NORWALK, Conn. The city is looking for a "different direction" for Norwalk's historical artifacts, according to Mayor Richard Moccia, who has organized a panel of Norwalk leaders and other concerned citizens to decide what that might be.
Moccia has proposed closing the Norwalk Museum as part of the 2012-13 budget, a measure that has drawn criticism. His Museum Restructuring Committee will come up with suggestions and alternatives before June 30, when the lease expires on the museum's space at 41 Main St.
Moccia said he and Finance Director Thomas Hamilton have been attempting to renegotiate the lease but have not been successful. One goal for the committee is to winnow down the amount of space the city needs to rent by eliminating items in the museum's collection that are not historically relevant.
"I think we need a different direction," Moccia said. "I think we need to make the documents and exhibits more available to the people on a regular basis, on the evenings or the weekends if possible. We're not shutting the door on the museum in my mind. We're opening the door to the public to have a better opportunity to see our history."
The committee members are:
Rick McQuaid , town clerk and former Common Council member;
David Westmoreland , president of the Norwalk Historical Society and vice chairman of the Historical Commission ;
Patsy Brescia , chairman of the Lockwood-Mathews Mansion Museum's Board of Directors;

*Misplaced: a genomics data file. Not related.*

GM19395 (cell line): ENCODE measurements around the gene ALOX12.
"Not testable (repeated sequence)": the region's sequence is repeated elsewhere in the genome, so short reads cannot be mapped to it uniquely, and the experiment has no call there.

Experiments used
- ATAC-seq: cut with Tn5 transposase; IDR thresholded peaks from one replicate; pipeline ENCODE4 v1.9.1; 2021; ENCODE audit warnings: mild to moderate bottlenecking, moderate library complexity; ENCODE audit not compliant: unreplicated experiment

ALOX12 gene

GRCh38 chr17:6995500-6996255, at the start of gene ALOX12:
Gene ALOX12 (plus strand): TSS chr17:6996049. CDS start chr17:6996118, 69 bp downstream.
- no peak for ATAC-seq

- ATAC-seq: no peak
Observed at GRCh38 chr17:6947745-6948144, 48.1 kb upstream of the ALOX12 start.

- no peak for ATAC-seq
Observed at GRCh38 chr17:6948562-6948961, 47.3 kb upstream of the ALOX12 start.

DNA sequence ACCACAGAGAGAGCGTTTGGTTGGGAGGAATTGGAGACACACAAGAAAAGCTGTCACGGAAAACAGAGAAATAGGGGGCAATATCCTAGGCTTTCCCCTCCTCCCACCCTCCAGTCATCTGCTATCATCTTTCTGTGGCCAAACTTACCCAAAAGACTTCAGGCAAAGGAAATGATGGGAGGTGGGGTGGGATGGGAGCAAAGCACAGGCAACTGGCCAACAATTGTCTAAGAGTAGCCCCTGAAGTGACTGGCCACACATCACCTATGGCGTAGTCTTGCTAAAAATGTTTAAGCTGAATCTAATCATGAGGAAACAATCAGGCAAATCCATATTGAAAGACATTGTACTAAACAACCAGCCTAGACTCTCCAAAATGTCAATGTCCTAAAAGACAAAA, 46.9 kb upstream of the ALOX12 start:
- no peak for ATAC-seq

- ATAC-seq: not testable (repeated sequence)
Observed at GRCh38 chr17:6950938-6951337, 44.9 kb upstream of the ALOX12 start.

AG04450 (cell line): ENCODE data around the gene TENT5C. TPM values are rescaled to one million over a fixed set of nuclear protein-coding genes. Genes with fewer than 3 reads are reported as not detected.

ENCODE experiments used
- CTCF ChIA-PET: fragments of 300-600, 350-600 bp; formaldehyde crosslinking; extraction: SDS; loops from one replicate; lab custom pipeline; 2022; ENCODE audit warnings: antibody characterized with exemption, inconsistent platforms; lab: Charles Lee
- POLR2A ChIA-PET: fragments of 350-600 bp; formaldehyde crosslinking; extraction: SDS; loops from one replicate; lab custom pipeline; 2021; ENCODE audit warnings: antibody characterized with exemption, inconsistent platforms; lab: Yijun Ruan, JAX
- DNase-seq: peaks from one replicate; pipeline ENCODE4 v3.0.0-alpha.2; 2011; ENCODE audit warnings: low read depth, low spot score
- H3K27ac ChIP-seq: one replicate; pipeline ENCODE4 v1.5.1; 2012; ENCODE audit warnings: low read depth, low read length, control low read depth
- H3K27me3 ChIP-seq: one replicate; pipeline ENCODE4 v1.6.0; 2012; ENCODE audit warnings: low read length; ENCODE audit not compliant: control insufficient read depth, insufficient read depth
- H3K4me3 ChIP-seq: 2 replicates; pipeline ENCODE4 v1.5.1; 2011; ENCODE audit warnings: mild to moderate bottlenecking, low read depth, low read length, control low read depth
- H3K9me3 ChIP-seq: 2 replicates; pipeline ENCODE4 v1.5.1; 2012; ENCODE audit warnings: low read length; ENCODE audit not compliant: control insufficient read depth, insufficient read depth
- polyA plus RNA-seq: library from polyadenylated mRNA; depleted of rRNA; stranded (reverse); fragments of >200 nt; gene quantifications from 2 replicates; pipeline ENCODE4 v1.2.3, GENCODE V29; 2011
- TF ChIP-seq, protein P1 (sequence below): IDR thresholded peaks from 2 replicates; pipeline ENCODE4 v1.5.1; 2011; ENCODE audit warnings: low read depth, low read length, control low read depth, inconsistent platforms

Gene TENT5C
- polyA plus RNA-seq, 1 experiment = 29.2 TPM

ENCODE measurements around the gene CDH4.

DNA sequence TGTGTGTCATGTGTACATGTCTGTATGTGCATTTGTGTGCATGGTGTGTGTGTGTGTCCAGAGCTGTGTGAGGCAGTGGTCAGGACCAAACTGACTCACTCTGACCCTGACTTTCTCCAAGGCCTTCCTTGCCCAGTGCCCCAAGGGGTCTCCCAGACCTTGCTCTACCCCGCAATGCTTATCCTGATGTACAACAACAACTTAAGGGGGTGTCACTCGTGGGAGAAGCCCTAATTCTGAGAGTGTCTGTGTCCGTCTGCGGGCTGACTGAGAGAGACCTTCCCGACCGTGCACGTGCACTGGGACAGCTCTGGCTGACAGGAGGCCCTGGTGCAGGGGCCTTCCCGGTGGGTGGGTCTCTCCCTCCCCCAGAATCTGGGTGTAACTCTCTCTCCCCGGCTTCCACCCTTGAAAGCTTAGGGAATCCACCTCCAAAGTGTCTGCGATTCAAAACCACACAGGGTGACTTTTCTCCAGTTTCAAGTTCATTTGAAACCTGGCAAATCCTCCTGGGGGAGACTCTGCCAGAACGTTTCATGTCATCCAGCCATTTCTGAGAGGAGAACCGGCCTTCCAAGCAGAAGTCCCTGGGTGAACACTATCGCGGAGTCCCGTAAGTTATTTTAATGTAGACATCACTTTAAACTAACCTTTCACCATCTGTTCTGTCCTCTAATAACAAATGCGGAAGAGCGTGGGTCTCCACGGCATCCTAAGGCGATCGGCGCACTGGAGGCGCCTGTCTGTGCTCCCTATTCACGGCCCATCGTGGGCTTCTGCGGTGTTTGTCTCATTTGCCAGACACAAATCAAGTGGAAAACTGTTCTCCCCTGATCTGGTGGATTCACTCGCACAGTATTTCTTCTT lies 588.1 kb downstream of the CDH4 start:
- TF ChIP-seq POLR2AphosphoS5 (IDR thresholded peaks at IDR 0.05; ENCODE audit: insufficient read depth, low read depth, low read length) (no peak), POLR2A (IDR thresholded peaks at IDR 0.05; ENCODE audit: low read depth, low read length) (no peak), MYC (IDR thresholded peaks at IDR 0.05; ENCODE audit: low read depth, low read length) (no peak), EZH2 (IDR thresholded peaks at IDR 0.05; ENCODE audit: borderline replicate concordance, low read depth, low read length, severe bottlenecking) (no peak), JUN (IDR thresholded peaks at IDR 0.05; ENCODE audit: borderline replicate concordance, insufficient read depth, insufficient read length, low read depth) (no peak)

David Park , past chairman of the Norwalk Historical Commission ;
Judith Bacal , director of exhibits at the Maritime Aquarium and former exhibit design coordinator at the John G. Shedd Aquarium in Chicago ;
James Brown , Norwalk Public Library head cataloger ;
Scott Lannon Wands , Heritage Resource Center and field services director for the Connecticut Humanities Council ;
Mary Alice Fitzgerald , retired educator and consultant for Measured Progress ;
Mary Roman, vice president and secretary of the Norwalk Rotary Club and past employee of the Norwalk Museum ;
James Clark , Board of Estimate and Taxation member ;
Charles Yost, Historical Commission member; and
Miklos Koleszar , estate planning attorney.
Westmoreland and McQuaid are co-chairmen of the committee. "Closing and putting a key in the door and everything like that, I want to make that the last resort," McQuaid said. "That makes it sound like we're just turning the key on history, and we're starting over anew the next day. I think what we have, we need to share it."
He hopes the group can make traveling exhibits and possibly take the items to schools.
The committee will seek out other locales where the public could have access to the historical artifacts and will try to keep the museum open more often, Moccia said.
He proposed making the museum a nonprofit. "I can't go into another lease that's going to cost us with labor and everything else $2 million for 10 years," Moccia said. "It just can't be done. I don't want to say we're the only one, but I don't know too many cities that actually fund the (history) museum."
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